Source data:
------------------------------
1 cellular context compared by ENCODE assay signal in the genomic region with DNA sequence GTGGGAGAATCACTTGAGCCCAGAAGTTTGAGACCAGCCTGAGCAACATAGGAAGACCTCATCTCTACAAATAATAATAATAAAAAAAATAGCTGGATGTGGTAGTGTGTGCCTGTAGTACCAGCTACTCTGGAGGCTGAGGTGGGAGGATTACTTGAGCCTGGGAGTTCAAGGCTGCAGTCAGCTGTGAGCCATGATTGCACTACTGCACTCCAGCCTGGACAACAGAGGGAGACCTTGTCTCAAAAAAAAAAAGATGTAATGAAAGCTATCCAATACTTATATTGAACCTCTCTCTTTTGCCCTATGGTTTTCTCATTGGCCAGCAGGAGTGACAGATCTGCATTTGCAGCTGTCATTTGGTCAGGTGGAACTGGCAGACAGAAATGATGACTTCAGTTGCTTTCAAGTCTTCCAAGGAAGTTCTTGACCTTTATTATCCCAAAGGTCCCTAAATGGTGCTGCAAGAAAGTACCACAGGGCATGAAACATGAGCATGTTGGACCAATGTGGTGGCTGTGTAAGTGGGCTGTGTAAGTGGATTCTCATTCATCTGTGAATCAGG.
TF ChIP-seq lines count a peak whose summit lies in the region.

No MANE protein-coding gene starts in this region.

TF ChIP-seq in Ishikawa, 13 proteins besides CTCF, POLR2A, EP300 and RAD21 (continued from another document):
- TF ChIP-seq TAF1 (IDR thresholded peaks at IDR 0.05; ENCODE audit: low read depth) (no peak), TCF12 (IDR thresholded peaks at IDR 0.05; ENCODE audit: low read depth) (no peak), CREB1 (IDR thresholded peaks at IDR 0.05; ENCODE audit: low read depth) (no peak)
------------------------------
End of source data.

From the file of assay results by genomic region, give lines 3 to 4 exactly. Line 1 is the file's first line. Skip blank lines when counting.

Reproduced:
No MANE protein-coding gene starts in this region.

TF ChIP-seq in Ishikawa, 13 proteins besides CTCF, POLR2A, EP300 and RAD21 (continued from another document):